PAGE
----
2: Resisting Revenge; v19
Dearly beloved, avenge not yourselves
Revenge is a human and natural reaction when we feel personally wronged. We live in a society where people insist and stand up for their rights. It seems that even children know their rights nowadays and are quick to impose their will upon adults! We must be cautious, however, about insisting on our rights in personal disputes. Such a spirit can often be revengeful and selfish. The Scriptures teach here that the desire for revenge should resisted because it is carnal and not spiritual.
3: Trusting God; v19
but rather give place unto wrath
Rather we should “give place unto wrath”. This essentially means that we should allow our wrath to stand back and allow the wrath of another to take the stage. Vengeance belongs unto the Lord. We should never attempt to do what is the Lord’s right alone. He will vindicate the innocent and judge the evil doer in his time.
Vengeance is mine; I will repay, saith the Lord
4: Winning Ways; v20
Therefore if thine enemy hunger, feed him; if he thirst, give him drink: for in so doing thou shalt heap coals of fire on his head.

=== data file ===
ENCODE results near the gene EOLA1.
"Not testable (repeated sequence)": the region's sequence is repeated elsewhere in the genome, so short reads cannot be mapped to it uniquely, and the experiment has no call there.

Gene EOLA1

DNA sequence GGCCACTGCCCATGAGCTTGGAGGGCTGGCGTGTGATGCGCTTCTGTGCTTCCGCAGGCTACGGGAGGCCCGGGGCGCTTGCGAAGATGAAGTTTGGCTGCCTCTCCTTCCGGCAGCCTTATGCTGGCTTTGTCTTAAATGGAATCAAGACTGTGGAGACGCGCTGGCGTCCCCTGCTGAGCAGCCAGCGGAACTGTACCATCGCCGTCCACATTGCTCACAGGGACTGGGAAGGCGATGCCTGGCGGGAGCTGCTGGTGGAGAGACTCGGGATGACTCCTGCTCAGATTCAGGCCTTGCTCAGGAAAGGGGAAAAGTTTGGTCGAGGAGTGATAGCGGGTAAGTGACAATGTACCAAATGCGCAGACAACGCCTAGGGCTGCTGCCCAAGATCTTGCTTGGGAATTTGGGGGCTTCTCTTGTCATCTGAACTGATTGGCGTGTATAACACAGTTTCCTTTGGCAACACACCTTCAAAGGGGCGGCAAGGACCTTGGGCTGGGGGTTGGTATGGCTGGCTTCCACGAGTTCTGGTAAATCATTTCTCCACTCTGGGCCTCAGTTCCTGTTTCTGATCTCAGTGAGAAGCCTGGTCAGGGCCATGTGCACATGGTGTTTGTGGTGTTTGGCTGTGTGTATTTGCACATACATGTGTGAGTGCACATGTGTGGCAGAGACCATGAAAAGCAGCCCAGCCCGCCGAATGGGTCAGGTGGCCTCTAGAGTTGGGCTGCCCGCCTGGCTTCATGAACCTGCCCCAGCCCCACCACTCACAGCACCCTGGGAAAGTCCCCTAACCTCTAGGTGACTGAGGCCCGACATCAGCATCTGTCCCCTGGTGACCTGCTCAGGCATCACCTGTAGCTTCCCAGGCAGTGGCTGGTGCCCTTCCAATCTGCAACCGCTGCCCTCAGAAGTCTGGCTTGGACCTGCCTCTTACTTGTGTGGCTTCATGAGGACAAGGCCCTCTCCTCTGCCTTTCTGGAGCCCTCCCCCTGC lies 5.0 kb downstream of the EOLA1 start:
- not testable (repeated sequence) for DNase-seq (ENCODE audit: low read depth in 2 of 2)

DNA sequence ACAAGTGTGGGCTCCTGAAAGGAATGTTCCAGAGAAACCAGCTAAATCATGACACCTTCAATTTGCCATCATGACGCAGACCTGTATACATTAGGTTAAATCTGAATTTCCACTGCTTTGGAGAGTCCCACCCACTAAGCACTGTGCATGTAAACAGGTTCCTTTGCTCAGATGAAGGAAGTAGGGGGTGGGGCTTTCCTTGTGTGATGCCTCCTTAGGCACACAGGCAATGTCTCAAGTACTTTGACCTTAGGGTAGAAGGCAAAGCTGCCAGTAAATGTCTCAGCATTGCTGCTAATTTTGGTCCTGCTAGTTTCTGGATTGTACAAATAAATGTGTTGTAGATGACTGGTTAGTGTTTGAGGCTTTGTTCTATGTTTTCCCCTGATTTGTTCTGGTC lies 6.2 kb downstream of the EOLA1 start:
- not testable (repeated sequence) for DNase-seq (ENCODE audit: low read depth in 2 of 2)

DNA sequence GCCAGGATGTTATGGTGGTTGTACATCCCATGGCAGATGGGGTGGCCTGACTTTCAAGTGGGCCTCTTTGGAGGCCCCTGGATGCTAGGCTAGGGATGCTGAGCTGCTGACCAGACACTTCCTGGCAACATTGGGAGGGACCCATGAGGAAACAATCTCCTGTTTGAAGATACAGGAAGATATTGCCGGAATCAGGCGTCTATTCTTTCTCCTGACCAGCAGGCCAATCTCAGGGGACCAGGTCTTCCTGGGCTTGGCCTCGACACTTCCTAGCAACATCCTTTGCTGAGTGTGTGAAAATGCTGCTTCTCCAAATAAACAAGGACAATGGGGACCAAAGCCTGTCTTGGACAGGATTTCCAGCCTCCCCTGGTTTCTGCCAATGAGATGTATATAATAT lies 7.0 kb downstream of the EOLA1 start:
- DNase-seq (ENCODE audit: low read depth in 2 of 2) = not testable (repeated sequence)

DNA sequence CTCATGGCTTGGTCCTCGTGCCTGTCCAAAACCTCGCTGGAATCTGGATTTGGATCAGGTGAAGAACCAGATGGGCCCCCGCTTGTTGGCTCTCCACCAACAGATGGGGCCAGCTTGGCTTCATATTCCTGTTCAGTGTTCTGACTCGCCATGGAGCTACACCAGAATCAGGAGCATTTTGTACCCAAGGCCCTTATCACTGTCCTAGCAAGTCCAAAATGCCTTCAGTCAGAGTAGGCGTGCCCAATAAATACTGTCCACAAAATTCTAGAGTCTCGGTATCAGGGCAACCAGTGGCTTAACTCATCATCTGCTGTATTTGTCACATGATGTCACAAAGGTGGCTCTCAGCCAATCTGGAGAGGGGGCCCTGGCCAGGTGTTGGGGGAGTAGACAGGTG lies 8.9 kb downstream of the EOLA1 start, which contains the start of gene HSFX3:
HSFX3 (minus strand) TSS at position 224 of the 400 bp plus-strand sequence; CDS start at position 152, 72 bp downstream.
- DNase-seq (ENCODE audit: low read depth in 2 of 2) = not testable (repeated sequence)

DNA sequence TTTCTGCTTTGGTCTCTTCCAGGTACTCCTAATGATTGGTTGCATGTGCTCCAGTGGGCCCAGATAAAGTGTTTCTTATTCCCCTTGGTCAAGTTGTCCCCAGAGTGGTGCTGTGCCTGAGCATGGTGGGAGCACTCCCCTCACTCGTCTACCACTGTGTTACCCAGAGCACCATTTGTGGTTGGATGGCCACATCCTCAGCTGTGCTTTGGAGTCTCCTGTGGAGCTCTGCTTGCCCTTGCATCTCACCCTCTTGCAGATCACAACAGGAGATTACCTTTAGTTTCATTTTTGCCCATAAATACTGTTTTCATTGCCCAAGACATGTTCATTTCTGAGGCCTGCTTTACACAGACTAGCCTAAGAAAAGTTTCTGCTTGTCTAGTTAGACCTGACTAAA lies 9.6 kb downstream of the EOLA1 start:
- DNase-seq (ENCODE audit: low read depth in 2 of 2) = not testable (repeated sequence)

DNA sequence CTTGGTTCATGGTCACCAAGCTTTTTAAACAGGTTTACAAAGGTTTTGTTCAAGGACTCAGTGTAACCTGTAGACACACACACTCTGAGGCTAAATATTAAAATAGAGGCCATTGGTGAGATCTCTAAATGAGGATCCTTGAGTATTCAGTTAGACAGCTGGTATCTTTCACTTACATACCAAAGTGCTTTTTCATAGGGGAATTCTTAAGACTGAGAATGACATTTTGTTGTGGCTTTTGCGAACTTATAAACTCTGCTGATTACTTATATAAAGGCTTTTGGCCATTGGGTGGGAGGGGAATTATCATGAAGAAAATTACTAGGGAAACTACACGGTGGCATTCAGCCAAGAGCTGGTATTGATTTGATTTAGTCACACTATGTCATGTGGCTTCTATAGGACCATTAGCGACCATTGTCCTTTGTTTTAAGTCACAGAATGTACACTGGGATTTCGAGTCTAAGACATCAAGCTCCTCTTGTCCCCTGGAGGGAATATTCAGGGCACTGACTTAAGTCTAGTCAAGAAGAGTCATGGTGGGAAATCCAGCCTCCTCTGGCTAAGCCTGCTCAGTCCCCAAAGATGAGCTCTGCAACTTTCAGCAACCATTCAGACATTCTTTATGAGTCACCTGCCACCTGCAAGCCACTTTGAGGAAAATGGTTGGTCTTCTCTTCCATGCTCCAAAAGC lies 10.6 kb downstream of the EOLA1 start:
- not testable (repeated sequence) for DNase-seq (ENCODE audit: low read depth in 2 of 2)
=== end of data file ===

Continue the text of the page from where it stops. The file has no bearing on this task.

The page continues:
This text is very challenging. We should feed a hungry enemy and give water to a thirsty adversary. We ought to help the most ardent critic if the situation arises. The reason why we should be kind to our enemies is the greatest challenge; “…for in so doing thou shalt heap coals of fire on his head.” It is often accepted that when we are kind to our foes we actually bring judgement upon them. This is a poor interpretation. Is it Christian to be kind in order that those who receive our kindness may have a doubling of God’s wrath? Is this consistent in a chapter which deals with Christian Love? I think not. Coals of fire on one’s head would produce an irresistible heat. In like manner we are kind to our enemies in order that they be changed. Deed’s of kindness is the most powerful method effecting the attitudes of others and saving their souls (if they are unsaved). In 1970 John Perkins, a Christian teenager with a burden for the black community in Mississippi, went to prison to post bail for a group of students who had been arrested for holding a civil rights march. He was surrounded by police officers and savagely beaten principally because he was black. It took him months to recover from that night but later he wrote about the impact that event had upon him spiritually, “I remembered their faces-so twisted with hate…For the first time I saw what hate had done to those people…I just couldn’t hate back. I could only pity them…I said to God that night…’I really want to preach a gospel that will heal these people too.” How much thought and time do we put into winning our enemies rather than seeking their judgement?